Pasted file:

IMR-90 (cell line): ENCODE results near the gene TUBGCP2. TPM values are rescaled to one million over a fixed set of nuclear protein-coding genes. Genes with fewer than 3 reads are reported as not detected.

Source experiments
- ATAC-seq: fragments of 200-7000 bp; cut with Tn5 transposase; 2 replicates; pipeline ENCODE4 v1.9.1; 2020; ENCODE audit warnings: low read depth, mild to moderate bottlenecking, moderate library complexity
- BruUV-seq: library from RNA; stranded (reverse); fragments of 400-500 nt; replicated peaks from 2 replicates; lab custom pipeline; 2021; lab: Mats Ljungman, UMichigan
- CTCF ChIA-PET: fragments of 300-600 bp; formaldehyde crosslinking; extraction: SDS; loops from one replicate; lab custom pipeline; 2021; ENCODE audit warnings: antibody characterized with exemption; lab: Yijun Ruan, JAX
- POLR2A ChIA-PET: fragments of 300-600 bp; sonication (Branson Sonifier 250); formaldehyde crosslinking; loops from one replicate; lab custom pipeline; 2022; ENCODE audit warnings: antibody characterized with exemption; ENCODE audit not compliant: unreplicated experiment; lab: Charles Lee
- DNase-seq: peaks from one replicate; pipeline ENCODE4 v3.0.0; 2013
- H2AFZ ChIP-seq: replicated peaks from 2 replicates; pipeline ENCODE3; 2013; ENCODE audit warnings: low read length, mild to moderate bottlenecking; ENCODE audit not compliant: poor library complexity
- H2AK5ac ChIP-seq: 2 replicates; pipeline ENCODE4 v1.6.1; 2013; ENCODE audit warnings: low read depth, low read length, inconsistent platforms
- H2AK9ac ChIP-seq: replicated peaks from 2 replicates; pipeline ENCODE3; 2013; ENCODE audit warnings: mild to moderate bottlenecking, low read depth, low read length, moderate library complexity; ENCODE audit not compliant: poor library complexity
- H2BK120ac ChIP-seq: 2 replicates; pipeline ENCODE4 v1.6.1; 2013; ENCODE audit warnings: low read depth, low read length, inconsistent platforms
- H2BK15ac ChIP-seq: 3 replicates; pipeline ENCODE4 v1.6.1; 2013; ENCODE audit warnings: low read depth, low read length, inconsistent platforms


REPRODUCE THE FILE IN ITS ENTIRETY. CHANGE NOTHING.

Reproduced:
IMR-90 (cell line): ENCODE results near the gene TUBGCP2. TPM values are rescaled to one million over a fixed set of nuclear protein-coding genes. Genes with fewer than 3 reads are reported as not detected.

Source experiments
- ATAC-seq: fragments of 200-7000 bp; cut with Tn5 transposase; 2 replicates; pipeline ENCODE4 v1.9.1; 2020; ENCODE audit warnings: low read depth, mild to moderate bottlenecking, moderate library complexity
- BruUV-seq: library from RNA; stranded (reverse); fragments of 400-500 nt; replicated peaks from 2 replicates; lab custom pipeline; 2021; lab: Mats Ljungman, UMichigan
- CTCF ChIA-PET: fragments of 300-600 bp; formaldehyde crosslinking; extraction: SDS; loops from one replicate; lab custom pipeline; 2021; ENCODE audit warnings: antibody characterized with exemption; lab: Yijun Ruan, JAX
- POLR2A ChIA-PET: fragments of 300-600 bp; sonication (Branson Sonifier 250); formaldehyde crosslinking; loops from one replicate; lab custom pipeline; 2022; ENCODE audit warnings: antibody characterized with exemption; ENCODE audit not compliant: unreplicated experiment; lab: Charles Lee
- DNase-seq: peaks from one replicate; pipeline ENCODE4 v3.0.0; 2013
- H2AFZ ChIP-seq: replicated peaks from 2 replicates; pipeline ENCODE3; 2013; ENCODE audit warnings: low read length, mild to moderate bottlenecking; ENCODE audit not compliant: poor library complexity
- H2AK5ac ChIP-seq: 2 replicates; pipeline ENCODE4 v1.6.1; 2013; ENCODE audit warnings: low read depth, low read length, inconsistent platforms
- H2AK9ac ChIP-seq: replicated peaks from 2 replicates; pipeline ENCODE3; 2013; ENCODE audit warnings: mild to moderate bottlenecking, low read depth, low read length, moderate library complexity; ENCODE audit not compliant: poor library complexity
- H2BK120ac ChIP-seq: 2 replicates; pipeline ENCODE4 v1.6.1; 2013; ENCODE audit warnings: low read depth, low read length, inconsistent platforms
- H2BK15ac ChIP-seq: 3 replicates; pipeline ENCODE4 v1.6.1; 2013; ENCODE audit warnings: low read depth, low read length, inconsistent platforms